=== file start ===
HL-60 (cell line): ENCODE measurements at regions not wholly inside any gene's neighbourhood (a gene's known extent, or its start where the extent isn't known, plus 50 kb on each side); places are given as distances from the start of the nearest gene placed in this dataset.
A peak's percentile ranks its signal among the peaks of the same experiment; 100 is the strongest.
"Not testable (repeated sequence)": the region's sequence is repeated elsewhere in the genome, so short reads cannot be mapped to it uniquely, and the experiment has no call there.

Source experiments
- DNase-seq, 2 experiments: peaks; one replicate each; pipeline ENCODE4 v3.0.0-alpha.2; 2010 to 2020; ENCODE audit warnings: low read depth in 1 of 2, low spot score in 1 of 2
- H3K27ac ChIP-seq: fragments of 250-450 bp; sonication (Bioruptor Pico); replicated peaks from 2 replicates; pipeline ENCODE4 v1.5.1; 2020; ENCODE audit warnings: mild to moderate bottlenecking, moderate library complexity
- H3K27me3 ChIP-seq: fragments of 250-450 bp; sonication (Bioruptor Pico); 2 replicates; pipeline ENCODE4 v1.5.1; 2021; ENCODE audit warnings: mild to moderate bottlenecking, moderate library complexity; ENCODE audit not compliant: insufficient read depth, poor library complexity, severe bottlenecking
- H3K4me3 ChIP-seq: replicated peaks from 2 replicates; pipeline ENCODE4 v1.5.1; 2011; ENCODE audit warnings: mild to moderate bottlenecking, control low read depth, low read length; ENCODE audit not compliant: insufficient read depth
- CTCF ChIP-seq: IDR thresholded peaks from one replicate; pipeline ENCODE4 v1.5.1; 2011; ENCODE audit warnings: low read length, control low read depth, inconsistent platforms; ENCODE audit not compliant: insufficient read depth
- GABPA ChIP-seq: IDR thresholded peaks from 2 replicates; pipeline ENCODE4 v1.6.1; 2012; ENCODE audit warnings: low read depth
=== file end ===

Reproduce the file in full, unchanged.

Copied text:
HL-60 (cell line): ENCODE measurements at regions not wholly inside any gene's neighbourhood (a gene's known extent, or its start where the extent isn't known, plus 50 kb on each side); places are given as distances from the start of the nearest gene placed in this dataset.
A peak's percentile ranks its signal among the peaks of the same experiment; 100 is the strongest.
"Not testable (repeated sequence)": the region's sequence is repeated elsewhere in the genome, so short reads cannot be mapped to it uniquely, and the experiment has no call there.

Source experiments
- DNase-seq, 2 experiments: peaks; one replicate each; pipeline ENCODE4 v3.0.0-alpha.2; 2010 to 2020; ENCODE audit warnings: low read depth in 1 of 2, low spot score in 1 of 2
- H3K27ac ChIP-seq: fragments of 250-450 bp; sonication (Bioruptor Pico); replicated peaks from 2 replicates; pipeline ENCODE4 v1.5.1; 2020; ENCODE audit warnings: mild to moderate bottlenecking, moderate library complexity
- H3K27me3 ChIP-seq: fragments of 250-450 bp; sonication (Bioruptor Pico); 2 replicates; pipeline ENCODE4 v1.5.1; 2021; ENCODE audit warnings: mild to moderate bottlenecking, moderate library complexity; ENCODE audit not compliant: insufficient read depth, poor library complexity, severe bottlenecking
- H3K4me3 ChIP-seq: replicated peaks from 2 replicates; pipeline ENCODE4 v1.5.1; 2011; ENCODE audit warnings: mild to moderate bottlenecking, control low read depth, low read length; ENCODE audit not compliant: insufficient read depth
- CTCF ChIP-seq: IDR thresholded peaks from one replicate; pipeline ENCODE4 v1.5.1; 2011; ENCODE audit warnings: low read length, control low read depth, inconsistent platforms; ENCODE audit not compliant: insufficient read depth
- GABPA ChIP-seq: IDR thresholded peaks from 2 replicates; pipeline ENCODE4 v1.6.1; 2012; ENCODE audit warnings: low read depth